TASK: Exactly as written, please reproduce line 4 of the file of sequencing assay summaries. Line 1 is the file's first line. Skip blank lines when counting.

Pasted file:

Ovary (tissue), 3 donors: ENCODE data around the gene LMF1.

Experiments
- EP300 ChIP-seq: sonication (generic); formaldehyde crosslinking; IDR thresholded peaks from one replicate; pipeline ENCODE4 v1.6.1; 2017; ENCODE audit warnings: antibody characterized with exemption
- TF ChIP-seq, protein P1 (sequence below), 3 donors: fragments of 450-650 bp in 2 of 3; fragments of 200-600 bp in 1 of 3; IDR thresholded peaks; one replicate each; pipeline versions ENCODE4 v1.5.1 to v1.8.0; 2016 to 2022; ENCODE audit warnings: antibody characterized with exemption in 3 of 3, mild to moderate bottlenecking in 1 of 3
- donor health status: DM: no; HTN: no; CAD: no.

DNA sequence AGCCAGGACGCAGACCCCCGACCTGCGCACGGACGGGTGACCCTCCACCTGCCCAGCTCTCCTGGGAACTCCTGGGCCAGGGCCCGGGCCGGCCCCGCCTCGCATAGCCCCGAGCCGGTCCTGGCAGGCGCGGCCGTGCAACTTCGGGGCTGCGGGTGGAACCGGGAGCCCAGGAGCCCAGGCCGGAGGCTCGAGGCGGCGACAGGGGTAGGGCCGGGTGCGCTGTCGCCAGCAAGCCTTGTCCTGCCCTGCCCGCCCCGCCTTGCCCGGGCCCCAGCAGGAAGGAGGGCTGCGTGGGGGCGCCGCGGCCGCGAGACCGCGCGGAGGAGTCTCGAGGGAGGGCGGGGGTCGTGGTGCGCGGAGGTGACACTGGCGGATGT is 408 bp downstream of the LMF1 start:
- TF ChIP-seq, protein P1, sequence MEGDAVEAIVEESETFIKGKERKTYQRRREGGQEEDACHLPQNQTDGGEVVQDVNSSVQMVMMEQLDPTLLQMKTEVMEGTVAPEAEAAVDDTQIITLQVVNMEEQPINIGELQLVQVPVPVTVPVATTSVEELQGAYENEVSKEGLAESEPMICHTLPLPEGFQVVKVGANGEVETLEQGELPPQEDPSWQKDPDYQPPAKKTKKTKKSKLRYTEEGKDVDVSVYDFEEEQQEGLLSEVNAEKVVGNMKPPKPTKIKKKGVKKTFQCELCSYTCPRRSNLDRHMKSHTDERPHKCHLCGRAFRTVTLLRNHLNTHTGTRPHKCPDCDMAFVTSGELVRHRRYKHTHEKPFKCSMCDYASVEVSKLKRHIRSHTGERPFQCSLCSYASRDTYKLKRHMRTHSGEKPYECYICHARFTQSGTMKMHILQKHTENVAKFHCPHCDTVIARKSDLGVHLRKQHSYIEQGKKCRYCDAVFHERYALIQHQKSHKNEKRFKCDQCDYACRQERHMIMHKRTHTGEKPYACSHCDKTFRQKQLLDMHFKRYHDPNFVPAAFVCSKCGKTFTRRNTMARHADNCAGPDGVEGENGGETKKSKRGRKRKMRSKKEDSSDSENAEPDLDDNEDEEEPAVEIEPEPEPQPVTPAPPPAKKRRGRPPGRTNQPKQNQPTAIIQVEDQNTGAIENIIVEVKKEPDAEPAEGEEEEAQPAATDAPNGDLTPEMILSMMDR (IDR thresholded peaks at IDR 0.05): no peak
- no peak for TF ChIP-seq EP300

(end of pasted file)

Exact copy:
- TF ChIP-seq, protein P1 (sequence below), 3 donors: fragments of 450-650 bp in 2 of 3; fragments of 200-600 bp in 1 of 3; IDR thresholded peaks; one replicate each; pipeline versions ENCODE4 v1.5.1 to v1.8.0; 2016 to 2022; ENCODE audit warnings: antibody characterized with exemption in 3 of 3, mild to moderate bottlenecking in 1 of 3